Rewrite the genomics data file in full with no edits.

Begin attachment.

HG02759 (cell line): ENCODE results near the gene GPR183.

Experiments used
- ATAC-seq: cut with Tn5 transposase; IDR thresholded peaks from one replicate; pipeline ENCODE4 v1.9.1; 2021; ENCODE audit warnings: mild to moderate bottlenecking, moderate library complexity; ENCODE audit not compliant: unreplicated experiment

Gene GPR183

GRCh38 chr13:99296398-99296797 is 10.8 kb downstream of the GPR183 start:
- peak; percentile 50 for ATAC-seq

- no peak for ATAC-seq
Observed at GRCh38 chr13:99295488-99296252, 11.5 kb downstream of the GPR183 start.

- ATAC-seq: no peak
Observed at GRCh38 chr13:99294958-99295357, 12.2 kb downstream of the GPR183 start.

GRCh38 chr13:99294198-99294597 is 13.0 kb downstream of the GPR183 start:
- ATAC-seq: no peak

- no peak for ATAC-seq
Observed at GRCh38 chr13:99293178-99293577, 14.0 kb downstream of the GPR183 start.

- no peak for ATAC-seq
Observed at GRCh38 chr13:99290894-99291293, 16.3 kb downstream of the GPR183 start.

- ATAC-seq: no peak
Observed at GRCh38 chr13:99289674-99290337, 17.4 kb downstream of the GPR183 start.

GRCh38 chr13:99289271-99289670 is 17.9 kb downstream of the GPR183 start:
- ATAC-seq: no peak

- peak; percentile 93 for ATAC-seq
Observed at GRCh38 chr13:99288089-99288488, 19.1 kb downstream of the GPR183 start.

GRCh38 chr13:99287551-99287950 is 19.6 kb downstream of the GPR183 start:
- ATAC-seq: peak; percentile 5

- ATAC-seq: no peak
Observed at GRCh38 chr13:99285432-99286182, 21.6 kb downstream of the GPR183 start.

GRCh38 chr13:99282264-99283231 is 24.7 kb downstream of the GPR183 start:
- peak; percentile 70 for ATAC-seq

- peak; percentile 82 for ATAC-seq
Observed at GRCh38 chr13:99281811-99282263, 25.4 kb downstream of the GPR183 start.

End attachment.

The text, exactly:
HG02759 (cell line): ENCODE results near the gene GPR183.

Experiments used
- ATAC-seq: cut with Tn5 transposase; IDR thresholded peaks from one replicate; pipeline ENCODE4 v1.9.1; 2021; ENCODE audit warnings: mild to moderate bottlenecking, moderate library complexity; ENCODE audit not compliant: unreplicated experiment

Gene GPR183

GRCh38 chr13:99296398-99296797 is 10.8 kb downstream of the GPR183 start:
- peak; percentile 50 for ATAC-seq

- no peak for ATAC-seq
Observed at GRCh38 chr13:99295488-99296252, 11.5 kb downstream of the GPR183 start.

- ATAC-seq: no peak
Observed at GRCh38 chr13:99294958-99295357, 12.2 kb downstream of the GPR183 start.

GRCh38 chr13:99294198-99294597 is 13.0 kb downstream of the GPR183 start:
- ATAC-seq: no peak

- no peak for ATAC-seq
Observed at GRCh38 chr13:99293178-99293577, 14.0 kb downstream of the GPR183 start.

- no peak for ATAC-seq
Observed at GRCh38 chr13:99290894-99291293, 16.3 kb downstream of the GPR183 start.

- ATAC-seq: no peak
Observed at GRCh38 chr13:99289674-99290337, 17.4 kb downstream of the GPR183 start.

GRCh38 chr13:99289271-99289670 is 17.9 kb downstream of the GPR183 start:
- ATAC-seq: no peak

- peak; percentile 93 for ATAC-seq
Observed at GRCh38 chr13:99288089-99288488, 19.1 kb downstream of the GPR183 start.

GRCh38 chr13:99287551-99287950 is 19.6 kb downstream of the GPR183 start:
- ATAC-seq: peak; percentile 5

- ATAC-seq: no peak
Observed at GRCh38 chr13:99285432-99286182, 21.6 kb downstream of the GPR183 start.

GRCh38 chr13:99282264-99283231 is 24.7 kb downstream of the GPR183 start:
- peak; percentile 70 for ATAC-seq

- peak; percentile 82 for ATAC-seq
Observed at GRCh38 chr13:99281811-99282263, 25.4 kb downstream of the GPR183 start.